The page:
32. Sickle-cell anemia
    A severe inherited hemoglobin disorder in which red blood cells collapse when deprived to oxygen. It results from inheriting two copies of a mutant allele. The type of mutation that produces the sickle-cell allele is a point mutation.
  33. Point mutation
    A change in one of the four DNA bases.
  34. Chromatin
    The form of DNA that is present when a cell is not dividing. Microscopically, chromatin appears as a granular substance; when it condenses prior to cell division, it forms chromosomes.
  35. Chromosomes
    Discrete structures composed of DNA and proteins found only in the nuclei of cells. Chromosomes are visible under magnification only during certain phases of cell division.
  36. Autosomes
    All chromosomes except the sex chromosomes.
  37. Sex chromosomes
    In mammals, the X and Y chromosomes.
  38. Locus
    • (pl., loci) The position or location on a chromosome where a given gene occurs. The term is sometimes used interchangeably with gene.
  39. Alleles
    Alternate forms of a gene. Alleles occur at the same locus on paired chromosomes and thus govern the same trait. But because they're different, their action may result in different expression of that trait.
  40. Karyotype
    The chromosomes of an individual, or what is typical of a species, viewed microscopically and displayed in a photograph.The chromosomes are arranged in pairs and according to size and position of the centromere.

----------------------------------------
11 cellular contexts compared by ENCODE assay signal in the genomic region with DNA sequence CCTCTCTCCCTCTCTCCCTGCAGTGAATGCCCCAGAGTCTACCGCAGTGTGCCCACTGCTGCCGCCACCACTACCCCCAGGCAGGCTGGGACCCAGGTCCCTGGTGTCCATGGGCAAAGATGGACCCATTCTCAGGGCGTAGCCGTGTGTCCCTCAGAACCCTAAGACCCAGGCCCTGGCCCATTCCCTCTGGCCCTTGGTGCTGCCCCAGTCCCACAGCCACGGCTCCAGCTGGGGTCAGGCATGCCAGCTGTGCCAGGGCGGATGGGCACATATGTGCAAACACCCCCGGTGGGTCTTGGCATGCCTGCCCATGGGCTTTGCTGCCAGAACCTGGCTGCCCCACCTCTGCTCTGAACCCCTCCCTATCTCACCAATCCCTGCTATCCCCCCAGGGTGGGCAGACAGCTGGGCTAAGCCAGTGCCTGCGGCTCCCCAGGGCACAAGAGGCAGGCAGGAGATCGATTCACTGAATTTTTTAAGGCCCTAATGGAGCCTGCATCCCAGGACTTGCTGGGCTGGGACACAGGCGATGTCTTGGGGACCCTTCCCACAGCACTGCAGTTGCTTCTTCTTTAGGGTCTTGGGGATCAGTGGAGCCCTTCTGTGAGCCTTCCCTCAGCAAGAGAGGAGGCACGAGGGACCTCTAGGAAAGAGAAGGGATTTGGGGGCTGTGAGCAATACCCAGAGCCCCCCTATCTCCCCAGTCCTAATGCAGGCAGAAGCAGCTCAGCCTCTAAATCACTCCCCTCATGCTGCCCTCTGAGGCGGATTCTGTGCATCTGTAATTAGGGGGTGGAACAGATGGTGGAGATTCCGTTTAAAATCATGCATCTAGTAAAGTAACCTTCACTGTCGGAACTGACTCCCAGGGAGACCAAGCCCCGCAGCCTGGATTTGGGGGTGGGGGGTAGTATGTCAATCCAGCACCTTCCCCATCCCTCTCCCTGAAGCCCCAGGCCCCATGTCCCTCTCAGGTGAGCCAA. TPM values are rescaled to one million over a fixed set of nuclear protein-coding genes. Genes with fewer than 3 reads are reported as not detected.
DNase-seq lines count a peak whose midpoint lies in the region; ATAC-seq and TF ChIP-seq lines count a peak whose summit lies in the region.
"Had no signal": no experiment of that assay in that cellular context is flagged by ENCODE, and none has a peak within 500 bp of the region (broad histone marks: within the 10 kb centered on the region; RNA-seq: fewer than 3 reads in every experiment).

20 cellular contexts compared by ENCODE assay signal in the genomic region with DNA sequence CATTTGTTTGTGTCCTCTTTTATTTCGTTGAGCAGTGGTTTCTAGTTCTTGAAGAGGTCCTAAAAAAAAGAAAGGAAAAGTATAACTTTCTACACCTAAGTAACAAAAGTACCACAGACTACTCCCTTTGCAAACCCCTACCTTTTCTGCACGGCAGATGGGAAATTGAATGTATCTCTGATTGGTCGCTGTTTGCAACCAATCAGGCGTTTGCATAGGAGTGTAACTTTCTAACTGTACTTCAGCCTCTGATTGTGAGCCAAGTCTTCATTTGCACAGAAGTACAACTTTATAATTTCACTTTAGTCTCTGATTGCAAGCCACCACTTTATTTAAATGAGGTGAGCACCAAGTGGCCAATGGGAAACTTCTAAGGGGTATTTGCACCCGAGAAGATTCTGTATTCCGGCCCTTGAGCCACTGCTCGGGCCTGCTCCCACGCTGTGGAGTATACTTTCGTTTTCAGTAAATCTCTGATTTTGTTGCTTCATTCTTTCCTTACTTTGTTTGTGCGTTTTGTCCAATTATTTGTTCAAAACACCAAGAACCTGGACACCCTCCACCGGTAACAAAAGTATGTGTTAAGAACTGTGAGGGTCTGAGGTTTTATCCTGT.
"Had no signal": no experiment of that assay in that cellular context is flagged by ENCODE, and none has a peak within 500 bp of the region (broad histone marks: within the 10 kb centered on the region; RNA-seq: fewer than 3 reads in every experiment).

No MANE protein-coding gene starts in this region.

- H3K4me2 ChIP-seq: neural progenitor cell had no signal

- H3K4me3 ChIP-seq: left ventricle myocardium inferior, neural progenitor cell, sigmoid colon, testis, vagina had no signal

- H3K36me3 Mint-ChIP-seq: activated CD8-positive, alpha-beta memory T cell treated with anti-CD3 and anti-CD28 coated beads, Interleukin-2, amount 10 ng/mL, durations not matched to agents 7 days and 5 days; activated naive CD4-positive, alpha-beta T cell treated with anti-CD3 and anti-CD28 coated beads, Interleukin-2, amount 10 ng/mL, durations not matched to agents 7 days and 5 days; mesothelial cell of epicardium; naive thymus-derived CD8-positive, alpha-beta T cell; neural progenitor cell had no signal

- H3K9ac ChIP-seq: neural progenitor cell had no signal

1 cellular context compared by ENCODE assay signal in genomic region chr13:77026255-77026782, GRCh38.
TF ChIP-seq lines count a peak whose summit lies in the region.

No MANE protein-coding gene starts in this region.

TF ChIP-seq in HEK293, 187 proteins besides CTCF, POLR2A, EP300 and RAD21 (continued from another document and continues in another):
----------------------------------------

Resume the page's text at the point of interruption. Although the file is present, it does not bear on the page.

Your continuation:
41. Mitosis
    Simple cell division; the process by which somatic cells divide to produce two identical daughter cells.
  42. Meiosis
    Cell division in specialized cells in ovaries and testes. Meiosis involves two divisions and results in four daughter cells, each containing only half the original number of chromosomes. These cells can develop into gametes.
  43. Recombination
    • The exchange of genetic material between paired chromosomes during meiosis; also called crossing over.
  44. Clones
    Organisms that are genetically identical to another organism. The term may also be sued to refer to genetically identical DNA segments, molecules, or cells.
  45. Random assortment
    The chance distribution of chromosomes to daughter cells during meiosis. Along with recombination, random assortment is an important source of genetic variation (but not new alleles).
  46. Polymerase chain reaction
    A method of producing thousands of copies of a DNA sample.
  47. Human Genome Project
    An international effort aimed at sequencing and mapping the entire human genome, completed in 2003.